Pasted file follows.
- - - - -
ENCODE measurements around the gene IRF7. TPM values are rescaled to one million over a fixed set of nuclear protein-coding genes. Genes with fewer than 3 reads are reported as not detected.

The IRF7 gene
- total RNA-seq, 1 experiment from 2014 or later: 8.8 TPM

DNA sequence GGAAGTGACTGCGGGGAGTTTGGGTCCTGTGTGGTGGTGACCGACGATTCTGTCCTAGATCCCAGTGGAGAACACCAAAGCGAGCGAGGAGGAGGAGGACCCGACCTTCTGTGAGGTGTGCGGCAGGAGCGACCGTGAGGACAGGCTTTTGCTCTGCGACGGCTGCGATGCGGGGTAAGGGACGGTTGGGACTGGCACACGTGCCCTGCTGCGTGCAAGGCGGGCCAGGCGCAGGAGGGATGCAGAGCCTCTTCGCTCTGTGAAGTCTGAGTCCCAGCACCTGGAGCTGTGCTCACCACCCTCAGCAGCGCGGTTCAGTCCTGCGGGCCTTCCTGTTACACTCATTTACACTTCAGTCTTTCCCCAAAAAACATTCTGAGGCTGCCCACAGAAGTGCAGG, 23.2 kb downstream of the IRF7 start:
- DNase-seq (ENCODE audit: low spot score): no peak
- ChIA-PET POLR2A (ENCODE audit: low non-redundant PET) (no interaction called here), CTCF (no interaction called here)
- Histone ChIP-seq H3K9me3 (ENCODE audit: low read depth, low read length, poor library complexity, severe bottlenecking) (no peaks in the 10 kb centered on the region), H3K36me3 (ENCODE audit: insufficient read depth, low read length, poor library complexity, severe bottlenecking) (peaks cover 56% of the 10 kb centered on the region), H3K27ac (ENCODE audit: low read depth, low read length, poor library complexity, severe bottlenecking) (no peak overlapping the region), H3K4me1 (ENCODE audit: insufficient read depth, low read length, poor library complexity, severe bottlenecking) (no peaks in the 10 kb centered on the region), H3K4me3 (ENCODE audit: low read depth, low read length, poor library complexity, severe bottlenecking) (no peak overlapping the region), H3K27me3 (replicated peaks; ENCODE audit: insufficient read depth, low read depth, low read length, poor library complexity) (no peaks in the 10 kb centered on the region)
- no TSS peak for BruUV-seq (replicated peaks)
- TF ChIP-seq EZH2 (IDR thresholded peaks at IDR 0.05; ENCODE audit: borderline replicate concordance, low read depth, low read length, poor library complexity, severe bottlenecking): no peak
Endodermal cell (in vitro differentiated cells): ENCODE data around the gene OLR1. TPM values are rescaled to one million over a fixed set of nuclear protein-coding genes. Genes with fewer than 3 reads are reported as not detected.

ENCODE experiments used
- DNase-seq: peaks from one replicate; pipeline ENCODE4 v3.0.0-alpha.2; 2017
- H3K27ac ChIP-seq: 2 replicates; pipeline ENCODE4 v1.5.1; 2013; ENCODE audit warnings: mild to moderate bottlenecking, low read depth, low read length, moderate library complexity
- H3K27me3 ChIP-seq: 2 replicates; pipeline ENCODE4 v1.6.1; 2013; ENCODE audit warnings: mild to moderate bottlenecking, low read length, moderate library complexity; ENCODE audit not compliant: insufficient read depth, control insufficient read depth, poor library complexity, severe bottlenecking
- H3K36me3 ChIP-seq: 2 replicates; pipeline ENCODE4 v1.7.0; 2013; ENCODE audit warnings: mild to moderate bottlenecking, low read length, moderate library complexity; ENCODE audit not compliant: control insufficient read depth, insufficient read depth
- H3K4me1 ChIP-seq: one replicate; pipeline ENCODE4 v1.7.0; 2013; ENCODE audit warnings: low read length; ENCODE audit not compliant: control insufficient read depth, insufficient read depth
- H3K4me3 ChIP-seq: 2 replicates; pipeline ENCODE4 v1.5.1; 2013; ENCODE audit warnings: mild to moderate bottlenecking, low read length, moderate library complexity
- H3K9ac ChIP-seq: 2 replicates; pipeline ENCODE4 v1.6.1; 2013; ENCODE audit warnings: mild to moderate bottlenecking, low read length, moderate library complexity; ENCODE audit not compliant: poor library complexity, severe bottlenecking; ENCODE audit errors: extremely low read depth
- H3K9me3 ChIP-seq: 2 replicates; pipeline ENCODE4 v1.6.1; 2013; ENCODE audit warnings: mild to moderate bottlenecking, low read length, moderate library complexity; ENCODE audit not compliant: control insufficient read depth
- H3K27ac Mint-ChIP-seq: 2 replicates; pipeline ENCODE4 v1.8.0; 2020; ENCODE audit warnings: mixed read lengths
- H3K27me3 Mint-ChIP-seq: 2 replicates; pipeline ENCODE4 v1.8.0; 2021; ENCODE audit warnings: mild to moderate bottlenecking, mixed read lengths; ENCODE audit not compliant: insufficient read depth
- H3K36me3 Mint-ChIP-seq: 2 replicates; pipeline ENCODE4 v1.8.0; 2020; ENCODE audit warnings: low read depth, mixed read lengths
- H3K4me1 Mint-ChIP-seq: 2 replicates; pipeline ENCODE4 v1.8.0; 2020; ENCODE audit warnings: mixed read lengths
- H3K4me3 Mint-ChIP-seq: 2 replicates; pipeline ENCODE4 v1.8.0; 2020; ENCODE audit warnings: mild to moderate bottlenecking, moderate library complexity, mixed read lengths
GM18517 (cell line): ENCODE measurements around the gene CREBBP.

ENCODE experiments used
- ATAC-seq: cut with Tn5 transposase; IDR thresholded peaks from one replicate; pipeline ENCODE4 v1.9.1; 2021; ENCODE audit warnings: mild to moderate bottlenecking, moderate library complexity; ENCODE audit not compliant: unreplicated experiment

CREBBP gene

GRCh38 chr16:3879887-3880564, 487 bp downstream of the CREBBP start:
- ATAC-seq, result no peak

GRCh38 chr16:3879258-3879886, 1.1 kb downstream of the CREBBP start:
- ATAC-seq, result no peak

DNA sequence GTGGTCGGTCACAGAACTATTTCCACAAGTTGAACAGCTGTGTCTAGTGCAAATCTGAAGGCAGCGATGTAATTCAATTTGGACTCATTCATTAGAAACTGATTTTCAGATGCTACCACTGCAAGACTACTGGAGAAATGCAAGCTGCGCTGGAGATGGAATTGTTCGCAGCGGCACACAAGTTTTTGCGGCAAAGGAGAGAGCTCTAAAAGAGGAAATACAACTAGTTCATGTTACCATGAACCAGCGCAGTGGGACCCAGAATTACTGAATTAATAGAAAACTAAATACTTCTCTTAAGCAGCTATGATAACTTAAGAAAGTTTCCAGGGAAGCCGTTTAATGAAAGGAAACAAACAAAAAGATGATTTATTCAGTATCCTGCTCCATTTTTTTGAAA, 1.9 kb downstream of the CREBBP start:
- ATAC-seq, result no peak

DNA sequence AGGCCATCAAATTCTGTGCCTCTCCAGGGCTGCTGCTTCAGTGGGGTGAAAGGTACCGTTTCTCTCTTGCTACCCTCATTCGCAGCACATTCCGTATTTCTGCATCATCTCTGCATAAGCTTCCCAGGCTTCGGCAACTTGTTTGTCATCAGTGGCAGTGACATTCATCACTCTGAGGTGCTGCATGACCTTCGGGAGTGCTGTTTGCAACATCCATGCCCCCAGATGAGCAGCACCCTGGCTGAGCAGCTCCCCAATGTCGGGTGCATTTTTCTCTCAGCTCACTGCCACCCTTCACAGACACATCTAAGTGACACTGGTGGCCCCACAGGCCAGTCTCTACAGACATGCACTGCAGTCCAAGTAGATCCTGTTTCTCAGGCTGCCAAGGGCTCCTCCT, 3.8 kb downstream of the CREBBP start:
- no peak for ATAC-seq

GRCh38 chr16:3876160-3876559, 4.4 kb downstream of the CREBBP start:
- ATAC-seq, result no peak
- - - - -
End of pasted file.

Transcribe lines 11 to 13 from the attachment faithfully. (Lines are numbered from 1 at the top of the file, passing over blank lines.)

ENCODE experiments used
- DNase-seq: peaks from one replicate; pipeline ENCODE4 v3.0.0-alpha.2; 2017
- H3K27ac ChIP-seq: 2 replicates; pipeline ENCODE4 v1.5.1; 2013; ENCODE audit warnings: mild to moderate bottlenecking, low read depth, low read length, moderate library complexity